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Quo vadis amphibia? Global warming and breeding phenology in frogs, toads and salamanders

Author:
  • Geoffrey M. While
  • Tobias Uller
Publishing year: 2014
Language: English
Pages: 921-929
Publication/Series: Ecography
Volume: 37
Issue: 10
Document type: Journal article
Publisher: Wiley-Blackwell

Abstract english

As the earth is getting warmer, many animals and plants have shifted their timing of breeding towards earlier dates. However, there is substantial variation between populations in phenological shifts that typically goes unexplained. Identification of the different location and species characteristics that drive such variable responses to global warming is crucial if we are to make predictions for how projected climate change scenarios will play out on local and global scales. Here we conducted a phylogenetically controlled meta-analysis of breeding phenology across frogs, toads and salamanders to examine the extent of variation in amphibian breeding phenology in response to global climate change. We show that there is strong geographic variation in response to global climate change, with species at higher latitudes exhibiting a more pronounced shift to earlier breeding than those at lower latitudes. Our analyses suggest that this latitude effect is a result of both the increased temperature (but not precipitation) at higher latitudes as well as a greater responsiveness by northern populations of amphibians to this change in temperature. We suggest that these effects should reinforce any direct effect of increasing warming at higher latitudes on breeding phenology. In contrast, we found very little contribution from other location factors or species traits. There was no evidence for a phylogenetic signal on advancing breeding phenology or responsiveness to temperature, suggesting that the amphibians that have been studied to date respond similarly to global warming.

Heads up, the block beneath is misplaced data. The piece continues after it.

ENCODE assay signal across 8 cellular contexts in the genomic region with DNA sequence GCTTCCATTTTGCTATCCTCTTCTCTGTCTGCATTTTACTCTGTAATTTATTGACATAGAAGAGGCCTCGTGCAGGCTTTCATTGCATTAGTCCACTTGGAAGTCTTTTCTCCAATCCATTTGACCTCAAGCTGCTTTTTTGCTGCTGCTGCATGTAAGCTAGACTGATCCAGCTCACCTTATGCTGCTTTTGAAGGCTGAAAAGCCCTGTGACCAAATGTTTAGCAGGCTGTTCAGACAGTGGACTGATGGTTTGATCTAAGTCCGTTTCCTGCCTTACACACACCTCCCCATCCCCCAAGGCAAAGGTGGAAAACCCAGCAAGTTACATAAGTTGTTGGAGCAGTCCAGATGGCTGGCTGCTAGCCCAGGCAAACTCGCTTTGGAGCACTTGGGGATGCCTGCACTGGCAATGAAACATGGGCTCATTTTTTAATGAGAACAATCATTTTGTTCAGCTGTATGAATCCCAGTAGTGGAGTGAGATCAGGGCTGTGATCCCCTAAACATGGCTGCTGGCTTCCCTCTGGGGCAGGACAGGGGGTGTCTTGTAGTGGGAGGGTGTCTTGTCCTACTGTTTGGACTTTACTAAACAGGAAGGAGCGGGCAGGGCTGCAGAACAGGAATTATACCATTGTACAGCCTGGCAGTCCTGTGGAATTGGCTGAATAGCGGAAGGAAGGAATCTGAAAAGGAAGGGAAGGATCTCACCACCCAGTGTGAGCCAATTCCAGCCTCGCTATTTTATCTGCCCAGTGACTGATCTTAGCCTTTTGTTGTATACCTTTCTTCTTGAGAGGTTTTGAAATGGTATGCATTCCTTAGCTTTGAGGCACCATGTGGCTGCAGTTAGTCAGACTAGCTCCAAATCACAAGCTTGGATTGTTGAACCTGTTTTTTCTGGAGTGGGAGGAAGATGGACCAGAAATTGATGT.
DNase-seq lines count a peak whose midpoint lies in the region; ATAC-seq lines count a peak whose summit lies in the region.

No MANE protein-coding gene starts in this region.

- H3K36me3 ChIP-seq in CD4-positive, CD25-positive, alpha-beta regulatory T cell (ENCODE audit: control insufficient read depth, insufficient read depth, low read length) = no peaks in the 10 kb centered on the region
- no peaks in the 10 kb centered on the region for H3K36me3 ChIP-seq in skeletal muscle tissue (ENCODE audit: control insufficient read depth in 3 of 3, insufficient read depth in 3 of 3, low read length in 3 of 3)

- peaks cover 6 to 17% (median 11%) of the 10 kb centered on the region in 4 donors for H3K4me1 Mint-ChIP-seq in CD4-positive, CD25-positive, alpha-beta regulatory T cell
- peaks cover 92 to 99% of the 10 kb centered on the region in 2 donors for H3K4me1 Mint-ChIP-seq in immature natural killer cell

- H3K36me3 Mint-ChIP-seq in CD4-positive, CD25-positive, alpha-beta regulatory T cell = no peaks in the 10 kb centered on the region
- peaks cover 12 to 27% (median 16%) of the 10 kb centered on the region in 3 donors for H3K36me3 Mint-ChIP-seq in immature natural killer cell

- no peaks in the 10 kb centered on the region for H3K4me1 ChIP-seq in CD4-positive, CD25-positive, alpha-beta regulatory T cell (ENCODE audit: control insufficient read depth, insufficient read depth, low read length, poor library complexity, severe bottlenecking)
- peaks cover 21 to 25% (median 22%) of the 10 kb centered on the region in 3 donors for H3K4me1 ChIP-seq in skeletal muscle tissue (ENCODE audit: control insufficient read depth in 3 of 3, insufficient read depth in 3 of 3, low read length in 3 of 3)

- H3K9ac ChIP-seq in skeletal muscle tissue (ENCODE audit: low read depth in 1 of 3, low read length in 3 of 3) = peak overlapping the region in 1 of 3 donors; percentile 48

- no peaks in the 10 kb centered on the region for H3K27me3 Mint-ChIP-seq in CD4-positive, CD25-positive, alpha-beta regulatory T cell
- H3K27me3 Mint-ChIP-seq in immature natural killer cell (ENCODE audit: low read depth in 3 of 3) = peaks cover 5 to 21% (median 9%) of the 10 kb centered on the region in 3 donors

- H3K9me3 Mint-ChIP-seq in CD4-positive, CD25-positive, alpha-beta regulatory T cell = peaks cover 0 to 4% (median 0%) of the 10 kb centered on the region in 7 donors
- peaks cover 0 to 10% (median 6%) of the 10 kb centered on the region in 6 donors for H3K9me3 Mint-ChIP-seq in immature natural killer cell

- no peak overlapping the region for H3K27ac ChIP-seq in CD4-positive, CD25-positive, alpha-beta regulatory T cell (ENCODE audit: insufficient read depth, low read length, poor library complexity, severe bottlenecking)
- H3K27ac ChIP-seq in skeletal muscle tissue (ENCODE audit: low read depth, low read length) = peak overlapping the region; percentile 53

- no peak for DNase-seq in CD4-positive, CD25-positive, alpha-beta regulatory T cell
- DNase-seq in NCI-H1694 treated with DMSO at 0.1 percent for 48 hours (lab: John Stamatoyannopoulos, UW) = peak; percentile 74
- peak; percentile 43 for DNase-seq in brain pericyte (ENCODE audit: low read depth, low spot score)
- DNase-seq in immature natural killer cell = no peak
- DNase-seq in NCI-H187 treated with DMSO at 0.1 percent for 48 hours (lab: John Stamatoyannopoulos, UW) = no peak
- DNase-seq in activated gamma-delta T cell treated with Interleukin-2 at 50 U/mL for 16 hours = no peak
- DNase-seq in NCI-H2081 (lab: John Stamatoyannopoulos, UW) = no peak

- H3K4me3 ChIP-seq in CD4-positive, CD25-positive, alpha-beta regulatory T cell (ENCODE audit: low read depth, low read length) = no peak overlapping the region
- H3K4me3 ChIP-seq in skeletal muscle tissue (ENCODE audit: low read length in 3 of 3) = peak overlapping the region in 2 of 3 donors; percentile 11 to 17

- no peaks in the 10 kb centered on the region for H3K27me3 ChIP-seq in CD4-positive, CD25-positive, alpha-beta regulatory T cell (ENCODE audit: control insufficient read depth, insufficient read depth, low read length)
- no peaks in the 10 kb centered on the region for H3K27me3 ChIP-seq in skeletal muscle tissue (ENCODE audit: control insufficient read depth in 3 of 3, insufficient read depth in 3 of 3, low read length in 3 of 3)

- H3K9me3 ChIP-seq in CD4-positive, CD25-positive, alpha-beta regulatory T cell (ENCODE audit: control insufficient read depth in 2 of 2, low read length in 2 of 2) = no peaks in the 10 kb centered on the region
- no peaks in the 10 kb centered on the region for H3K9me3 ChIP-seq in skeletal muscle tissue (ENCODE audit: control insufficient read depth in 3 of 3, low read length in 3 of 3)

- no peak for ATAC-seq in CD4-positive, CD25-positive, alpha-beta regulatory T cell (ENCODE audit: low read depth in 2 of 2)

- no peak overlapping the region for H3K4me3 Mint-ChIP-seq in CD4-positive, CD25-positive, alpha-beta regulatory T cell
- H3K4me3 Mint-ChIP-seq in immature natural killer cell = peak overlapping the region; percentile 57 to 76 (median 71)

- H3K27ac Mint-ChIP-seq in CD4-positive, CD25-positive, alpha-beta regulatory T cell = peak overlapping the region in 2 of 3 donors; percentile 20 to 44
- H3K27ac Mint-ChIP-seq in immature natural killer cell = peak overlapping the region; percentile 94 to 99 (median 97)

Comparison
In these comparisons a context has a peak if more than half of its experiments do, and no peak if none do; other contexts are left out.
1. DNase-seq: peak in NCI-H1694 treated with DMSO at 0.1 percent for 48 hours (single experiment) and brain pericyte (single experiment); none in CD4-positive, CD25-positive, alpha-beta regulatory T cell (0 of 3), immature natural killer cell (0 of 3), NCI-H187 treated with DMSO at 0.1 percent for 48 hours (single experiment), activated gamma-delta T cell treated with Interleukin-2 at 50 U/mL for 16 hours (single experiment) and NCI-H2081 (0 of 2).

Keywords

  • Biological Sciences

Other

Published
  • ISSN: 1600-0587
Tobias Uller
E-mail: tobias.uller [at] biol.lu.se

Professor

Evolutionary ecology

+46 46 222 30 94

E-C256

Sölvegatan 37, Lund

50

Research group

Experimental Evolution, Ecology & Behaviour

Projects

Doctoral students and postdocs

I am currently about to move to Lund from University of Oxford. For details about DPhil students and postdocs in my previous research group based at the Edward Grey Institute, please click here

Downloads & links

CV (pdf; 241 kB)